Cool-water carbonate ramps: a review
Published:January 01, 2006
Martyn Pedley, Gabriele Carannante, 2006. "Cool-water carbonate ramps: a review", Cool-Water Carbonates: Depositional Systems and Palaeoenvironmental Controls, H. M. Pedley, G. Carannante
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This review of marine, cool-water carbonate ramps considers both their defining features and the key publications relating to them. Cool-water carbonate environments are dominated by open, skeletal debris-covered sea bottoms which support biological assemblages devoid of hermatypic coral reefs, calcified green algae and non-skeletal grains. The growing body of modern literature deals mainly with Neogene to Recent examples, particularly from the Australian, New Zealand and Mediterranean regions. Nevertheless, many ancient examples have been recognized and, without doubt, many more – currently described as 'tropical carbonates' – will also be found to be cool-water examples.
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Cool-Water Carbonates: Depositional Systems and Palaeoenvironmental Controls
During the past decade, work on cool water carbonates has expanded to become a mainstream research area. Studies on modern and Quaternary deposits will continue to be important; however, there is increasing momentum towards unravelling sediment processes, biota-sediment interactions and diagenetic products in Cenozoic and older cool-water carbonates.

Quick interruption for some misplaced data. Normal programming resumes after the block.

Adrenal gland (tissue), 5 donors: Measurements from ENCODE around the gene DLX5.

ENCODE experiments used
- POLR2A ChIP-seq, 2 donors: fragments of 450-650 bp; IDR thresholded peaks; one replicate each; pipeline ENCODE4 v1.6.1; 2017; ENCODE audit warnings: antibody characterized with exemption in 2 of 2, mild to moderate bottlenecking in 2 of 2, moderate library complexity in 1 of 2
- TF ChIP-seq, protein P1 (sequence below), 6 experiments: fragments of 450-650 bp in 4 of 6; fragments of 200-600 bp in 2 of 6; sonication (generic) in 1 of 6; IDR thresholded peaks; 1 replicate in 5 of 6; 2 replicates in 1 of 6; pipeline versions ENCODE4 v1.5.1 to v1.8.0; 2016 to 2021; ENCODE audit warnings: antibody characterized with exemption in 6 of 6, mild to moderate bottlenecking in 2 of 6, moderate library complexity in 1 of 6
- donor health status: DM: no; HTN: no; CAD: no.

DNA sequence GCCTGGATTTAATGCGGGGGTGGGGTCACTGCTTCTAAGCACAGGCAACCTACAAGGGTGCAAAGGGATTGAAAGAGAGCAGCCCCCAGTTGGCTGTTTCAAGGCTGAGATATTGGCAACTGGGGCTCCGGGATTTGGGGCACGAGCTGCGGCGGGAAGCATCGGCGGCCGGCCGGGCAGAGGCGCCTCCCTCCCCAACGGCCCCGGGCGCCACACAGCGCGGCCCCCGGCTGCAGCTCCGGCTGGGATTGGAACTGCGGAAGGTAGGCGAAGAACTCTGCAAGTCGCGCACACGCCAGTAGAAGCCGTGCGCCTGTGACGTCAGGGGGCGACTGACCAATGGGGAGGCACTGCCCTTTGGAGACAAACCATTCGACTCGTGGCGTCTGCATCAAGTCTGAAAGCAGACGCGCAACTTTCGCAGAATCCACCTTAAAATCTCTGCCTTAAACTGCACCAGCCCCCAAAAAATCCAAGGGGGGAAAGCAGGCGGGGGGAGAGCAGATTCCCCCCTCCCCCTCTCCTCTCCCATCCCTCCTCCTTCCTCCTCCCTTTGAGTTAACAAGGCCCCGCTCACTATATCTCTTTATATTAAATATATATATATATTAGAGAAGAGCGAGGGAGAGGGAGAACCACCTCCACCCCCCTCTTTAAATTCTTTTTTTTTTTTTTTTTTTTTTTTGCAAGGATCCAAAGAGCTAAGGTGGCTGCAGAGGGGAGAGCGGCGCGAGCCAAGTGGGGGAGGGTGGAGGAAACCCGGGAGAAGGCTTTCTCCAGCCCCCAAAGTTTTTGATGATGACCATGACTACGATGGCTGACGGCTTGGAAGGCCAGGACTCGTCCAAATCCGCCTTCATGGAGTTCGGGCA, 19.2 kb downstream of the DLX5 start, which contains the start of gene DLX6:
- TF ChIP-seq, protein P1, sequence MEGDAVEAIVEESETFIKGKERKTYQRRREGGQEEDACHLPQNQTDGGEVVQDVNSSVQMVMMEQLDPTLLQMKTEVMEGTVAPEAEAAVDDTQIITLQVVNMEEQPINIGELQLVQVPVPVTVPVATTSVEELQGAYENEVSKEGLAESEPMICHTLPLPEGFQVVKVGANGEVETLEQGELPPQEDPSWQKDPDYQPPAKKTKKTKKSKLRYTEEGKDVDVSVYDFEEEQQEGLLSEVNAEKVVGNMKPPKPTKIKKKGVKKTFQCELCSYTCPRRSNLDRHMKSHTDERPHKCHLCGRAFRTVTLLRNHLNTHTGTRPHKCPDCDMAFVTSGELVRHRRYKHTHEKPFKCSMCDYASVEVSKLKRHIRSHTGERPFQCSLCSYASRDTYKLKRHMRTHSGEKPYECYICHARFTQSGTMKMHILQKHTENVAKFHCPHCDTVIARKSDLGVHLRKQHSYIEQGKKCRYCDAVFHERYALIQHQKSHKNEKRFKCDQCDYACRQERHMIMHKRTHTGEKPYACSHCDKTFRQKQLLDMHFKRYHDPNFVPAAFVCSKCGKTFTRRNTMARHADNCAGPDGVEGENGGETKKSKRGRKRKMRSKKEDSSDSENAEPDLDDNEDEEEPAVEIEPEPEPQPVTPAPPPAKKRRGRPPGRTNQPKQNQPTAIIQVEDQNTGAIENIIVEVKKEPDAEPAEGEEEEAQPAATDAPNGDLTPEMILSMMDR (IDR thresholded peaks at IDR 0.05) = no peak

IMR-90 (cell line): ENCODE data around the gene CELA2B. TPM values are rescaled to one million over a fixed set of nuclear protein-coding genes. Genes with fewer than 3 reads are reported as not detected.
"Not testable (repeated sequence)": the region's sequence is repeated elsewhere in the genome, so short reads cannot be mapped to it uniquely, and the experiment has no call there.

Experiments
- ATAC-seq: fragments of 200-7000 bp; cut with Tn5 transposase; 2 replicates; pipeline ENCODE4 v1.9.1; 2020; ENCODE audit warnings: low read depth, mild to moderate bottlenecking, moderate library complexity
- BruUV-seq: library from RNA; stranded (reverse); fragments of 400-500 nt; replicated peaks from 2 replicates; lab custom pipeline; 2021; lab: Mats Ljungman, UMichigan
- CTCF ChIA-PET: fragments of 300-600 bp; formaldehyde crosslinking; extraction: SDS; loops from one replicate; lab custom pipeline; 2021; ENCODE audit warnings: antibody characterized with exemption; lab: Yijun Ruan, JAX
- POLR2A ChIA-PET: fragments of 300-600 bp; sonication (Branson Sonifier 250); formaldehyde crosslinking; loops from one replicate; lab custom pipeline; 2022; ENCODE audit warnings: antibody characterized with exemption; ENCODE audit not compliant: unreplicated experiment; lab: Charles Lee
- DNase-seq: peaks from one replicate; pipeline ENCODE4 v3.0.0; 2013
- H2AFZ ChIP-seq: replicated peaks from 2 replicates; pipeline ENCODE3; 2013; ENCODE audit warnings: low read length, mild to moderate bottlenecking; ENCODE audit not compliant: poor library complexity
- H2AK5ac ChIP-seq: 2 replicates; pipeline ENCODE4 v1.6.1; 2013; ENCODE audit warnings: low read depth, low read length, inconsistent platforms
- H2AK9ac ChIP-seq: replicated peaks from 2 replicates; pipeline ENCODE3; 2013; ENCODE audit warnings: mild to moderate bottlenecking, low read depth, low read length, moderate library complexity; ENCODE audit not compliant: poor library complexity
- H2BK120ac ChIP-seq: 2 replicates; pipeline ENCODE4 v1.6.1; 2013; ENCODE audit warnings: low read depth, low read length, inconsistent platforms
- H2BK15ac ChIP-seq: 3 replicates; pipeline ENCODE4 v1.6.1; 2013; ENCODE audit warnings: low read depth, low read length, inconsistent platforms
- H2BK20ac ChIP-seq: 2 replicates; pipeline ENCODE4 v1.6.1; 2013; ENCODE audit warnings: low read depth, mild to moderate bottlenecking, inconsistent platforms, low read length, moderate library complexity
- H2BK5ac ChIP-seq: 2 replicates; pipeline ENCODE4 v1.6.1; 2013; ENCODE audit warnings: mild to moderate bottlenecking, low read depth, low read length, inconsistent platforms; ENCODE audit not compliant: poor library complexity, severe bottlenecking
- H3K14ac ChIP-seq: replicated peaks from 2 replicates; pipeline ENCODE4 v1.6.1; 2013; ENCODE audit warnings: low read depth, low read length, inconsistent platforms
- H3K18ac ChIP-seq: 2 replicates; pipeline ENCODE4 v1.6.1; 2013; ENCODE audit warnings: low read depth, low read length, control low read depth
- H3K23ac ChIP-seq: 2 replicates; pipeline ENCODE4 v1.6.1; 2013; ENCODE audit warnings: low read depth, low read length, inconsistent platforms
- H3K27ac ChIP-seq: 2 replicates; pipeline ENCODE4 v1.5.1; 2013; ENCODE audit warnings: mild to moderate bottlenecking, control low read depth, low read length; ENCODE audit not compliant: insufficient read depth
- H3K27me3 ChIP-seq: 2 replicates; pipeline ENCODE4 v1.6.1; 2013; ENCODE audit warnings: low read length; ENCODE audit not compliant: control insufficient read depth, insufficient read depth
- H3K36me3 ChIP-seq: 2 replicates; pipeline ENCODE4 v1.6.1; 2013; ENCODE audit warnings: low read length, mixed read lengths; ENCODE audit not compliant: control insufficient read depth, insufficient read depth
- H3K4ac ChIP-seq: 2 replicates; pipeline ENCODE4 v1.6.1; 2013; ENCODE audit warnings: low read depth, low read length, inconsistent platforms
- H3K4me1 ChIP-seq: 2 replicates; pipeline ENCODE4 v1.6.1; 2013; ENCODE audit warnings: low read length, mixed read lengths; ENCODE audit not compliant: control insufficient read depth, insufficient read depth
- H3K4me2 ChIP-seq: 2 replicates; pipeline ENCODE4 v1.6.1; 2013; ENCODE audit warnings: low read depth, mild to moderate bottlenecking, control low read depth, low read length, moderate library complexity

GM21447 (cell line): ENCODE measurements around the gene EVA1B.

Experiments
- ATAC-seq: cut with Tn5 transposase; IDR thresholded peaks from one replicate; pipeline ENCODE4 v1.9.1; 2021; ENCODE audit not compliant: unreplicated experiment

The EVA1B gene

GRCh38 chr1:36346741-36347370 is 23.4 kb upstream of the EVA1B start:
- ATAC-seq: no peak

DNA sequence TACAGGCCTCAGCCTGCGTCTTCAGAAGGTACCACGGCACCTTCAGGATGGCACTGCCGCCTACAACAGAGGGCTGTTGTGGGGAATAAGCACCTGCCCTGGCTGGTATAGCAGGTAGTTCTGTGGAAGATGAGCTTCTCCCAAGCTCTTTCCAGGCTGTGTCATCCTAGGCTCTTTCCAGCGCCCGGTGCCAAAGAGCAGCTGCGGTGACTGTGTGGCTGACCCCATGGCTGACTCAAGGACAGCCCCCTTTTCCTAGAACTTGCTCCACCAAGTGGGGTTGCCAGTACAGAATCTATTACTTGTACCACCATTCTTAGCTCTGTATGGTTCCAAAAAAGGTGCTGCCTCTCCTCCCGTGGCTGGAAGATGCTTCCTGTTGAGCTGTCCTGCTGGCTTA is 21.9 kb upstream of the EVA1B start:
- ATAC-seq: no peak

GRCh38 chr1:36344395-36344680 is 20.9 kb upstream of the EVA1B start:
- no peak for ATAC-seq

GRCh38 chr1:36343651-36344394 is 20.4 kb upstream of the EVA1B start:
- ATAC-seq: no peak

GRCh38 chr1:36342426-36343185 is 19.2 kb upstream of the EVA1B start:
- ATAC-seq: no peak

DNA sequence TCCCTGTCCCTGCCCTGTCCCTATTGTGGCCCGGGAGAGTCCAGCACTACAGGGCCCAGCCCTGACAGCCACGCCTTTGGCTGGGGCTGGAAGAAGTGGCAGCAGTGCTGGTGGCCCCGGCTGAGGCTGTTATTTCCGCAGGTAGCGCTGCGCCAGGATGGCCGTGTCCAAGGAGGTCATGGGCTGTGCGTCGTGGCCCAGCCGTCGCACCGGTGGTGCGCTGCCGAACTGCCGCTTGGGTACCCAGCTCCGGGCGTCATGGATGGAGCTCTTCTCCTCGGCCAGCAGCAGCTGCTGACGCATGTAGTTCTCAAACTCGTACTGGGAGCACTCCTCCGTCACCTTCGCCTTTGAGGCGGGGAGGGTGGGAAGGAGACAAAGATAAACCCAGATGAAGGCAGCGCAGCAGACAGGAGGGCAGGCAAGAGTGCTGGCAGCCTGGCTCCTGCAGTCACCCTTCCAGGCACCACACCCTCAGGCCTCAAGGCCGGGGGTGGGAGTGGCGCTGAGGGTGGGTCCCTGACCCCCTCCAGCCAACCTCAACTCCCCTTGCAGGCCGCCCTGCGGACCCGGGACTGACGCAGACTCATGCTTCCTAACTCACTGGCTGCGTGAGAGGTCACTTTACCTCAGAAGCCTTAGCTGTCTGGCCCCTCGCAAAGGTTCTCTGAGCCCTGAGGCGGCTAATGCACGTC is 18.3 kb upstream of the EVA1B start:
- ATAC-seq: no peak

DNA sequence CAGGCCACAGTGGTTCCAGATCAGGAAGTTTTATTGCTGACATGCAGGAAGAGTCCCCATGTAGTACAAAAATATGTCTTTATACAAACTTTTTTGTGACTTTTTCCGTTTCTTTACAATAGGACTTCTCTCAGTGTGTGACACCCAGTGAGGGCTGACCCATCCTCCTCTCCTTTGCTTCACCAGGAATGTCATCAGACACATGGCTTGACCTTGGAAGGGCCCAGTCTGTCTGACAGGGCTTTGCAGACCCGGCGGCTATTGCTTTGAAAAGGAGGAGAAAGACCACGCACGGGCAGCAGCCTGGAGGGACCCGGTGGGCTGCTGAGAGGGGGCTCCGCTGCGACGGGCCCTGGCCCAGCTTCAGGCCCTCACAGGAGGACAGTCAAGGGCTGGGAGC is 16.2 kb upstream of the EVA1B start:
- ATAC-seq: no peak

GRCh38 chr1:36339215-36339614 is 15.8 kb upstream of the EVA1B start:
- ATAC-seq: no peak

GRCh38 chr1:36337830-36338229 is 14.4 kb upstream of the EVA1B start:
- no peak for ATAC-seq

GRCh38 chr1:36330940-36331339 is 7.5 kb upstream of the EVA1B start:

Many contributions in this book document Cenozoic and Quaternary carbonates from landlocked (microtidal) water-bodies. These carbonates display important differences in biota and fabric distributions when compared with world ocean examples. Consequently, the scientific community is now better placed to reinterpret pre-Tertiary carbonates where there is a suspicion that they have developed under microtidal conditions. Some papers in the book provide new approaches to interpreting environmental change within macrotidal regimes and others lay firm foundations for future cool-water carbonate diagenetic research
The aim of the book is to illustrate recent international contributions to cool-water carbonates research, with an emphasis on Neogene and Recent case studies. Contributions are divided into three sections: microtidal carbonates from the Mediterranean realm; macrotidal examples from New Zealand, Australia and Mexico; and early diagenetic fabrics.